000223041-jason-bourne

There is a problem with the pre-finale car chase is very much all guns blazing and a huge disappointment mostly due to where it takes place and it’s at this moment you realise that the grounding of Bourne has been taken away, which is a real shame. Throughout this film, there are new fight scenes to enjoy, in particular the final scene, bike and car chases which aren’t exciting enough and a storyline which, whilst good, is ultimately a revenge plot that goes wrong a lot of the time. Bourne is supposed to be in hiding, no one has heard from him in years, then why is it that he keeps looking back and into the camera of those trying to take him down? Bourne is like a superhero fighting his enemies with his fists, under a fake identity and trying to allude the authorities. However this outing feels more Man of Steel than The Dark Knight.

3 out of 5.

Keep. It. Reel.

The Expendables 2 new poster

I recently put up a new trailer for The Expendables 2 which is clearly going to be bigger, badder, tougher and harder than the previous film, adding more testosterone than you’ve ever seen on one screen! The same can be said for this poster which shows all of the stars from the film standing in form, doing their best to look as hard as they can! With most of them pushing a considerably older age shall we say, they are doing a dam good job at it! And well done for not jumping up and down in the pit of fire, you guys are fucking tough! YEAH!!! FEEL THE BURN!!! Literally.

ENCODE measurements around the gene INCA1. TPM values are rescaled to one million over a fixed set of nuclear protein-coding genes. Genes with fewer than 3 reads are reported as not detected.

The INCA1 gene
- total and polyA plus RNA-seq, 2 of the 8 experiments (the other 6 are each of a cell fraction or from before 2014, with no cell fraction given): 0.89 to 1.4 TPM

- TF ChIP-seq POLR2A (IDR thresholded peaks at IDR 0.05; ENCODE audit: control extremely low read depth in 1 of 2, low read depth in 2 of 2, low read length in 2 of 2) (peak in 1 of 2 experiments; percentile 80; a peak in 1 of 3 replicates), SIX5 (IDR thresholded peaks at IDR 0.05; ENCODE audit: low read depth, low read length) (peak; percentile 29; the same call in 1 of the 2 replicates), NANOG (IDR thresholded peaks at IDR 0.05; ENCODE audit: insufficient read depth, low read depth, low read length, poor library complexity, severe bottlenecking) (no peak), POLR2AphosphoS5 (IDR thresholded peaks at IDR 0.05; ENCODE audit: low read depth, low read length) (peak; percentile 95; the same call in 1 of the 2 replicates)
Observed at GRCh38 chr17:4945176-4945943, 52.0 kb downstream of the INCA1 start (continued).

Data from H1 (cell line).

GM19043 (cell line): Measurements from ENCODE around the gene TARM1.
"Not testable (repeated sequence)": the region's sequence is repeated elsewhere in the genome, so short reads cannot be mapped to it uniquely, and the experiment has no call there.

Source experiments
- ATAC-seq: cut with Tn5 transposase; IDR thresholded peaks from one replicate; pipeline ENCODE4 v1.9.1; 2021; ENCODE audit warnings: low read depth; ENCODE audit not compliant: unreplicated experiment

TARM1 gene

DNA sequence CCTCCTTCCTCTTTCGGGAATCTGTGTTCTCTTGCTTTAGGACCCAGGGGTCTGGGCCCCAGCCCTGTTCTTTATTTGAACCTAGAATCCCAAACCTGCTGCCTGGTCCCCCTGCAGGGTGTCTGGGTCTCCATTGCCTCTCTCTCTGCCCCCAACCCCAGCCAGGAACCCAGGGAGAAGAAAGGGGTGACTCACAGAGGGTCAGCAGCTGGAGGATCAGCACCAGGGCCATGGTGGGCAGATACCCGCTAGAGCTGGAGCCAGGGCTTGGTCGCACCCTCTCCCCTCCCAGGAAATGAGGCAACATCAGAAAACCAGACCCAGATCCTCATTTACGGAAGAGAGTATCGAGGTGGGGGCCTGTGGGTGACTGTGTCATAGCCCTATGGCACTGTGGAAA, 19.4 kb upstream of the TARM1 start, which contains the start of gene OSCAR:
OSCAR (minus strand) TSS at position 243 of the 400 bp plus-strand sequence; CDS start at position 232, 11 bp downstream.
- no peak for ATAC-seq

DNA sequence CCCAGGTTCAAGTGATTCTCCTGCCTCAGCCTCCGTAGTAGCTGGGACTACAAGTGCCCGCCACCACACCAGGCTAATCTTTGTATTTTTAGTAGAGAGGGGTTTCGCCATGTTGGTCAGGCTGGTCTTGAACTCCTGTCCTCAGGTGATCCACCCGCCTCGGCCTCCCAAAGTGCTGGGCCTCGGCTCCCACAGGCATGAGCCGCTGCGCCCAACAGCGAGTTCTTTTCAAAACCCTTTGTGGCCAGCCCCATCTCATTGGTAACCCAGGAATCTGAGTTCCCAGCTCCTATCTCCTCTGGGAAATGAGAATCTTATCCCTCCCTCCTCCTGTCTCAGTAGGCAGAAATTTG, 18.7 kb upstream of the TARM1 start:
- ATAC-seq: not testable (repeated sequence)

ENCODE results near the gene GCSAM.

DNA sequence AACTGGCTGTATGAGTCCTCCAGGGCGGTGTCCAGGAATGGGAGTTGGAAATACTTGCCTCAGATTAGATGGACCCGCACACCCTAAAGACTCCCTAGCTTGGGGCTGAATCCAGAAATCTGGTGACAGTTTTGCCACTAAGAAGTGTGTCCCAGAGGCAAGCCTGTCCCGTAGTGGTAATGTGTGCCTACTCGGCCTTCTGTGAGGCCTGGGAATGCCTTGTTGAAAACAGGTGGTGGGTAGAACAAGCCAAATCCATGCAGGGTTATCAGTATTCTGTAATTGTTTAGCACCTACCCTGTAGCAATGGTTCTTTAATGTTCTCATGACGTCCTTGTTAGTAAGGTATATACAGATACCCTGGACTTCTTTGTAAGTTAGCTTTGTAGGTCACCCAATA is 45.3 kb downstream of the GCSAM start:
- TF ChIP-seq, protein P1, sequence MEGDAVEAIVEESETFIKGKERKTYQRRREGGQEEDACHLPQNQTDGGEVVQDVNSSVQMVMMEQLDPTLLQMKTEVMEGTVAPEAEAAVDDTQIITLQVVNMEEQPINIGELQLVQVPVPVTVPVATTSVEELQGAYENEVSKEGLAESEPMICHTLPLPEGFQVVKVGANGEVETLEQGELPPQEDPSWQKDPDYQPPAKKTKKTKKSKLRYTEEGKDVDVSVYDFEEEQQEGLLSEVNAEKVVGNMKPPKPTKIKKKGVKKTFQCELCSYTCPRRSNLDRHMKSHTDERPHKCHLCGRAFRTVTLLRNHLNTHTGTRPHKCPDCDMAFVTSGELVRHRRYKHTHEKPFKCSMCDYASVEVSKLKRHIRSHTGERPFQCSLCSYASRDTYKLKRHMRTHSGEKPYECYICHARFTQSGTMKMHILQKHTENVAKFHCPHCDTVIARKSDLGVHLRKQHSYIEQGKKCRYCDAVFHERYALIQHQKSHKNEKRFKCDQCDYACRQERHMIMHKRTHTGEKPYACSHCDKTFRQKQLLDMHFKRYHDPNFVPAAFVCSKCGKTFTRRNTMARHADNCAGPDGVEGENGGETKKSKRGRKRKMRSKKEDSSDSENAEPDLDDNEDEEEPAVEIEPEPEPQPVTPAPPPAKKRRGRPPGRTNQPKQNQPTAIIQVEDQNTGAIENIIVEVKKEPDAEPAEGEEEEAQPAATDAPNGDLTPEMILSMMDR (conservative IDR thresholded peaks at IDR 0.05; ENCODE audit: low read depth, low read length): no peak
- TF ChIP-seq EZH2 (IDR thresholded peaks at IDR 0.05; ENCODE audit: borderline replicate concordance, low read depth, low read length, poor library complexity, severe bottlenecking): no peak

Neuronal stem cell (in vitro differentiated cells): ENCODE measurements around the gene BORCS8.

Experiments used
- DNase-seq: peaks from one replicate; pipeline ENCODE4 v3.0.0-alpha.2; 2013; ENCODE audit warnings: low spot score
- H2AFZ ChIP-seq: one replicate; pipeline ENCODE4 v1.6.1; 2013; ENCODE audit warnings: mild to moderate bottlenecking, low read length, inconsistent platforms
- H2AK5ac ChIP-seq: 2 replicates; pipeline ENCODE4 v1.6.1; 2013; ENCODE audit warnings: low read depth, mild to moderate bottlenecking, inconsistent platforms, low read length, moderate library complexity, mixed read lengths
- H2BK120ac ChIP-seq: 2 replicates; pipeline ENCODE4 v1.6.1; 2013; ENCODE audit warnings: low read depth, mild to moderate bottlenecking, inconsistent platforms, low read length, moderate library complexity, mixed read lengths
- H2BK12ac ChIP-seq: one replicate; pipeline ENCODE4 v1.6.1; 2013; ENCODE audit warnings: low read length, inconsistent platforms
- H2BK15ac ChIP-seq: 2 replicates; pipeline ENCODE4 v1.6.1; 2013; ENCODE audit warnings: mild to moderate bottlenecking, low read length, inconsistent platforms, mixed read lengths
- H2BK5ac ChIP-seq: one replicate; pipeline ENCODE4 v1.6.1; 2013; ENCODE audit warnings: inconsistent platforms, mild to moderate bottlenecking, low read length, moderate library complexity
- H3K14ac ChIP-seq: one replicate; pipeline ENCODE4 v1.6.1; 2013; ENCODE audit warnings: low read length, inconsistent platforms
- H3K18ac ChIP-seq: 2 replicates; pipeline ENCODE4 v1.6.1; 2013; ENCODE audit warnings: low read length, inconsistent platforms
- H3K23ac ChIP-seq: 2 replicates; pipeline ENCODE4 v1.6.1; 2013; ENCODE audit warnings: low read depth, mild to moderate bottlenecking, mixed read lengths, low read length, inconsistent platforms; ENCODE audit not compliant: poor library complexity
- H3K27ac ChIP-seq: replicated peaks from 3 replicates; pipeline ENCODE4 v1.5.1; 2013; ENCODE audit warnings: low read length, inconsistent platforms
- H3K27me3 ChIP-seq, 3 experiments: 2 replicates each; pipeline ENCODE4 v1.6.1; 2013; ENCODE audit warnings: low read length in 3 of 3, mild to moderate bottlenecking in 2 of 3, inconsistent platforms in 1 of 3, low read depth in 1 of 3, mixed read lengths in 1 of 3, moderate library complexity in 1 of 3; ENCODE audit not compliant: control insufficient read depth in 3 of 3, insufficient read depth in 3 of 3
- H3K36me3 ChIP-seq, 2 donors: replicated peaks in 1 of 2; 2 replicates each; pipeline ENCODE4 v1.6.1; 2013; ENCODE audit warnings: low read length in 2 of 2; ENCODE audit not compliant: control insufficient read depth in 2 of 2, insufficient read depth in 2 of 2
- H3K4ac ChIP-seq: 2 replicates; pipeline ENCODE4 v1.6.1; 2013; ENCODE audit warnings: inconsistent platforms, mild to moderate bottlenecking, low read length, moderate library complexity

Image

 

Django Unchained trailer

The latest film from Quentin Tarantino looks like a return to his more traditional films such as Pulp Fiction. Don’t get me wrong, I thought Inglorious Basterds was a very good film and a long worth while wait for his war flick that had been in the making for 10 years or so. But there was something un-Tarantino about it. Either way, Django, with it’s excessive violence, superb cast and brilliant soundtrack (2 songs are played in the trailer, I hope the rest are just as good) looks like another winner for the God of Violence. Watch and enjoy, it’s all we have until Christmas!

30 Trailer Challenge: Trailer 13.

Now I’ve let these trailers slide a little. Sorry about that. However, it’s back. A new trailer which I have been waiting for. Skyfall has arrived. From the looks of it yes, it has some typical Bond scenes but you have to expect that. But it also looks different. It looks like it will change things for Bond and for the franchise. Take a look for yourselves and let me know what you think. I must admit I’m exicted, very exited.